The gloves are coming off, or more precisely the velvet will be stripped from the antlers of whitetails in the next two to three weeks. When it does whitetail bucks will begin setting the pecking order in respective whitetail neighborhoods. It’s a right of autumn and bucks use it to establish dominance, but other than advertising who won the strongman contest, it does little in the world of whitetail breeding. Too many does come into heat in such a short window that everyone gets a bit of the action, albeit the dominant bucks likely get a bit more.
Nevertheless bucks will begin sparring soon and battling later. In the process a few will undoubtedly lock antlers and end up curios like this pair found in northeast Montana at least two decades ago.
Locked antler collector Ron Foss (313- 277-3009) who resides near Detroit, Mich., came across this giant Montana locked set a few years back. The story told to Foss was that a local farmer was pushing cattle to a reservoir to water when he noticed the area around the reservoir was trampled and tore up. Looking closer he spotted something odd in the mud under the water. Was it a sunken branch, a bush or something else his cows might get tripped up on in the muddy water? Reaching into the murky water he yanked the locked set of antlers from out of the depths.
At the time the landowner didn’t realize, but in his hands he held not, one, but two world class whitetails forever locked in their death struggle. After acquiring the racks Foss discovered the typical whitetail scored 198 and the non-typical tallied an even more impressive score of 230 gross points. Incredibly, both bucks net large enough to easily make the Boone and Crockett all-time awards.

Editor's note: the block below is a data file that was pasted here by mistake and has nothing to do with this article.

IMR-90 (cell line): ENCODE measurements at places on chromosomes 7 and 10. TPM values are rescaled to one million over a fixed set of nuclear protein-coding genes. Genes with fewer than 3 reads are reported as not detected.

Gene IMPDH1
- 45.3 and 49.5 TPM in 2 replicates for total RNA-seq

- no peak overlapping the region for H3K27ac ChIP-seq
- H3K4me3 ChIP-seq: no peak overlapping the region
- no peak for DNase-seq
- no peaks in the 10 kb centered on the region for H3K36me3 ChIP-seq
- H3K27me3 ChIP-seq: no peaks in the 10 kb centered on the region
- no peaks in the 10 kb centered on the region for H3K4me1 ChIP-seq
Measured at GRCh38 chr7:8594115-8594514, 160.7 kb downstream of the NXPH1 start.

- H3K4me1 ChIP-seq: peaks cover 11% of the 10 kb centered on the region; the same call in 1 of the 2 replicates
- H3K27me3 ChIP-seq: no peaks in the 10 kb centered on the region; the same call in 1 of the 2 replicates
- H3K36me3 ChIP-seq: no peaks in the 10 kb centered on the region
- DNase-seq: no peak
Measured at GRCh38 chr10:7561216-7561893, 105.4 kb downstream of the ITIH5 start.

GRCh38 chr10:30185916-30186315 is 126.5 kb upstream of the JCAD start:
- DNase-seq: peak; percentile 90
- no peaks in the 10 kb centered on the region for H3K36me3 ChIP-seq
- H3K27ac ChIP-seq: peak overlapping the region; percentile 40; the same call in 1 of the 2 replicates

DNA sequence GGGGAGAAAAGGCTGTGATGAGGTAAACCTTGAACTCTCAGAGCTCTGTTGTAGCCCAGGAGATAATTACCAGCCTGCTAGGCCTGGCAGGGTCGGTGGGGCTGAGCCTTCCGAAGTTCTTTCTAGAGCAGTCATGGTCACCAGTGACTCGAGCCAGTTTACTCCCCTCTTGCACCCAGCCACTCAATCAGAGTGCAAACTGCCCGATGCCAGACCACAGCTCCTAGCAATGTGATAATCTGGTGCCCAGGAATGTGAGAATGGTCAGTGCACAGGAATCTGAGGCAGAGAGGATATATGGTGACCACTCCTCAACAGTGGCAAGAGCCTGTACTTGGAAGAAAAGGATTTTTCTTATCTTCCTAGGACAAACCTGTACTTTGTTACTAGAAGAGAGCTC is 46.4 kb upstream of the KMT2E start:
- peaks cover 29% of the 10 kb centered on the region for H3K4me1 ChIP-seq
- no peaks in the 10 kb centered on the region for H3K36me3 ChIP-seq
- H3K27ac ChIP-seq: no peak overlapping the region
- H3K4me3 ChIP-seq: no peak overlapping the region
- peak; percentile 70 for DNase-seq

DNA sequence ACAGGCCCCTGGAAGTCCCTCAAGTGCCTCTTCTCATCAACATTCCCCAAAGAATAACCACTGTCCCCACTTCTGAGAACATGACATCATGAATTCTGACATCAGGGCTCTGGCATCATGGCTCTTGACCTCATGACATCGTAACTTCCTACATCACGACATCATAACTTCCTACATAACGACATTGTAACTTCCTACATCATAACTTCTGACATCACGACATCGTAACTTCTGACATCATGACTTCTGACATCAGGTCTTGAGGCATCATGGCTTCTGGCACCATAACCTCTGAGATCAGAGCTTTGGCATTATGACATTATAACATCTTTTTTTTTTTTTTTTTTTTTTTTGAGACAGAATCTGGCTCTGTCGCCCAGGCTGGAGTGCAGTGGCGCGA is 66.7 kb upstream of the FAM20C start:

Foss added this giant locked set to his growing inventory of 30 locked sets that includes 27 whitetails, two caribou and one mule deer. He’s been on the hunt for a moose and elk locked set to round out his collection. Foss, along with his brother Don, travels the Midwest displaying his jaw-dropping collection with several appearances in his home state of Michigan at area sports show. He even appraises locked sets and any large shed antlers for interested antler connoisseurs. You can be sure that in the coming months as
deer species begin setting the pecking order, Foss will have another locked set or two to contemplate adding to his collection.